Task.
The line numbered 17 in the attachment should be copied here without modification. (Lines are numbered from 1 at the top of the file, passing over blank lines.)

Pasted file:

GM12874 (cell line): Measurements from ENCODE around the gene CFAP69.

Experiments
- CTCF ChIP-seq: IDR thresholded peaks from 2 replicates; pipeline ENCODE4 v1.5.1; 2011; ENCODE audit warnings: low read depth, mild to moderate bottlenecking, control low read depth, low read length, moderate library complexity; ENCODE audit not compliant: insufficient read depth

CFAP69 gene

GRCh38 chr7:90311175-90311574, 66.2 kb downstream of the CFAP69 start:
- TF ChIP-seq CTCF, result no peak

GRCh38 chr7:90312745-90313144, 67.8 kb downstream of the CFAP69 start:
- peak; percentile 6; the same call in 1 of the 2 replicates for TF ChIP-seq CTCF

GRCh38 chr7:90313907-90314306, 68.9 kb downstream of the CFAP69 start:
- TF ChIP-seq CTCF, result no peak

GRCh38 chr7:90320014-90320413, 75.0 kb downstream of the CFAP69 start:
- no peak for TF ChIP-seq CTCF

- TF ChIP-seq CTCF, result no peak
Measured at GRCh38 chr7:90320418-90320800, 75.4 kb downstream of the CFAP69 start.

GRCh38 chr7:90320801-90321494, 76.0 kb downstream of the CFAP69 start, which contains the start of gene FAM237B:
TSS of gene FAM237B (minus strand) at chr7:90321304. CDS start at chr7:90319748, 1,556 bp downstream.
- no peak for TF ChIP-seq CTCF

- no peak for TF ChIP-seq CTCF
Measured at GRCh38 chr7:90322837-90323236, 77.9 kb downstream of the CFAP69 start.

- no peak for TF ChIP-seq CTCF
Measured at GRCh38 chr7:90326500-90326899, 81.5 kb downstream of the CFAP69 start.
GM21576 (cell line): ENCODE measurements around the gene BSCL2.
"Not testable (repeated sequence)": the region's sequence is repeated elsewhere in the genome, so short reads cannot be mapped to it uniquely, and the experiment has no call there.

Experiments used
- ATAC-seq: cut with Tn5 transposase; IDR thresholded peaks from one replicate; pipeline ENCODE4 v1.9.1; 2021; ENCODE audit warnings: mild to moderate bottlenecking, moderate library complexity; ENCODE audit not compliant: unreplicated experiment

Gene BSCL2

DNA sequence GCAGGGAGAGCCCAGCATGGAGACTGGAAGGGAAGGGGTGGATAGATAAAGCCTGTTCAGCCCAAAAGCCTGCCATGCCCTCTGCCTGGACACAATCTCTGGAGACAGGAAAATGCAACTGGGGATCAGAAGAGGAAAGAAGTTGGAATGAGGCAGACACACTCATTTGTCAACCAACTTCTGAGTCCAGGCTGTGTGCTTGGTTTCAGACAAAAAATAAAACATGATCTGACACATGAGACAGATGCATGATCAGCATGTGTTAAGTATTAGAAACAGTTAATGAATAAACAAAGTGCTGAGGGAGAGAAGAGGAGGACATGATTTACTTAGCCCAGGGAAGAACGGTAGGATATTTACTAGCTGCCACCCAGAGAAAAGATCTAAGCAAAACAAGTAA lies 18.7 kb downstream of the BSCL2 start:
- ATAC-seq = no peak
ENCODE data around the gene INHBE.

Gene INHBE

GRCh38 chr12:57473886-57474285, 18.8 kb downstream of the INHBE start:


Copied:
- no peak for TF ChIP-seq CTCF